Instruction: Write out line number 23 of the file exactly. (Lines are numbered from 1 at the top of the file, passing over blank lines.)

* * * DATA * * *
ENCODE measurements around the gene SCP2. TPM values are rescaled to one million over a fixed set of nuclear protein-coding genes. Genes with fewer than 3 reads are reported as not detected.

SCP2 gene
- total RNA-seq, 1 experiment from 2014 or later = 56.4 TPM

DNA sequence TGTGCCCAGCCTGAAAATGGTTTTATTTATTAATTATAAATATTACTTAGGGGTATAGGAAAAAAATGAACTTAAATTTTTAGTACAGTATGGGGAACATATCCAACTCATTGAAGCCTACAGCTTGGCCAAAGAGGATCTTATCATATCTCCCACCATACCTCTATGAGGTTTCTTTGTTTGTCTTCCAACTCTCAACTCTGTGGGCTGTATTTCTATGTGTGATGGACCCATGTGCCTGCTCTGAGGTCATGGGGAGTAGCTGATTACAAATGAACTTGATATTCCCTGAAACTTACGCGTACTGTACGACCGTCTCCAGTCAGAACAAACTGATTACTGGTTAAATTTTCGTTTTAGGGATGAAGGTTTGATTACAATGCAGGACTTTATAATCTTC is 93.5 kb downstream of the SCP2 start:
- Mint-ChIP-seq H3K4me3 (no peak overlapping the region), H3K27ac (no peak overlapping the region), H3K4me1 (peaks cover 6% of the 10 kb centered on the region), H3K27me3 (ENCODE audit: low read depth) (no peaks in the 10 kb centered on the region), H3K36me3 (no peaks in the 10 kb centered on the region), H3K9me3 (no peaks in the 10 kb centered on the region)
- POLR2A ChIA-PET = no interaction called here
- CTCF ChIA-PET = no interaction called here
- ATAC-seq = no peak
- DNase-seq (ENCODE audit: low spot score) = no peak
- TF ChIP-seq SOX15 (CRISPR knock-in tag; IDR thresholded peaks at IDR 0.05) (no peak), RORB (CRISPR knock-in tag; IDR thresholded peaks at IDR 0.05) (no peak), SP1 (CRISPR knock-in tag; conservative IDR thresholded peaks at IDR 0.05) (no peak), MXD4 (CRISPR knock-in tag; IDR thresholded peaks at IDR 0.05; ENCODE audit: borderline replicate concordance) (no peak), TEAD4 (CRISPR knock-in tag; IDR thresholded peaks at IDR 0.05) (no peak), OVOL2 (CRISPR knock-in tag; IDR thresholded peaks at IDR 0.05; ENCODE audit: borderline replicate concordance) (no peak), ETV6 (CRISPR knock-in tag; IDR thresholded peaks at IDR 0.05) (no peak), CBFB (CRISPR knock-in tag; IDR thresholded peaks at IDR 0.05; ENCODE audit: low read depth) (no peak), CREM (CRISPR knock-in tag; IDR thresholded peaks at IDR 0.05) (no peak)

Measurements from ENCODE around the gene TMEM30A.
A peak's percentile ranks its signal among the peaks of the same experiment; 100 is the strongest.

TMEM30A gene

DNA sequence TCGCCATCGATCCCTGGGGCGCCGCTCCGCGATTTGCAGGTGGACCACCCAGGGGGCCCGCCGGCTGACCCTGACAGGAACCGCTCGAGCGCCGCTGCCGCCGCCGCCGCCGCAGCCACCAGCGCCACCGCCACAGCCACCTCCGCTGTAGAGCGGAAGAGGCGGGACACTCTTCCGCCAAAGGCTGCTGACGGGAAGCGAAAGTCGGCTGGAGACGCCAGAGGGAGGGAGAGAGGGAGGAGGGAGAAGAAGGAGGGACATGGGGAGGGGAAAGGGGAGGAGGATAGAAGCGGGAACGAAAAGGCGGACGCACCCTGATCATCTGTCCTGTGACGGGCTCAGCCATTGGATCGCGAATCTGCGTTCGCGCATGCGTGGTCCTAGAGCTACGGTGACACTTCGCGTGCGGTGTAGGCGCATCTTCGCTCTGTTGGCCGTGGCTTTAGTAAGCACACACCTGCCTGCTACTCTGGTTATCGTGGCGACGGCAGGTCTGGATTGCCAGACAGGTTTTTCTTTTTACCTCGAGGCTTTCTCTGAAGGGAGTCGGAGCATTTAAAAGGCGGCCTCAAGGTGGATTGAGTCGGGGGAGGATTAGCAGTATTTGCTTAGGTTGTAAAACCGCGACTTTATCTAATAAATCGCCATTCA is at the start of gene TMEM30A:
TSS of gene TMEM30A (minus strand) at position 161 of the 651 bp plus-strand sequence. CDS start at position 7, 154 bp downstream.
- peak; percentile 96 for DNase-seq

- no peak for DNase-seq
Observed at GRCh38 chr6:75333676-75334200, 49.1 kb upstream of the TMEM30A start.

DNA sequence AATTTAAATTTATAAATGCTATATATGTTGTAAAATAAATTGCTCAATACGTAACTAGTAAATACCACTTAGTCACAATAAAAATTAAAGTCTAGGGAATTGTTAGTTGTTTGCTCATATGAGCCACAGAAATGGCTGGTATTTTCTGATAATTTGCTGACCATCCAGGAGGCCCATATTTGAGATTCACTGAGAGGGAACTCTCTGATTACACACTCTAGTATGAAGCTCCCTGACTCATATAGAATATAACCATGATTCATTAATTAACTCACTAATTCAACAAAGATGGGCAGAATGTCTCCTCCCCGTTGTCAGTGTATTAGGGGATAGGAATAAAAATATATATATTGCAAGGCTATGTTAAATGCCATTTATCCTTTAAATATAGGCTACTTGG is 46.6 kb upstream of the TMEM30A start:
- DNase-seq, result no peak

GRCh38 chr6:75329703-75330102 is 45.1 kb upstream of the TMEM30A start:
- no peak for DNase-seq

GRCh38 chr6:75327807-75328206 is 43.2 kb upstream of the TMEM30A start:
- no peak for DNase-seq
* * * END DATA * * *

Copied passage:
GRCh38 chr6:75327807-75328206 is 43.2 kb upstream of the TMEM30A start: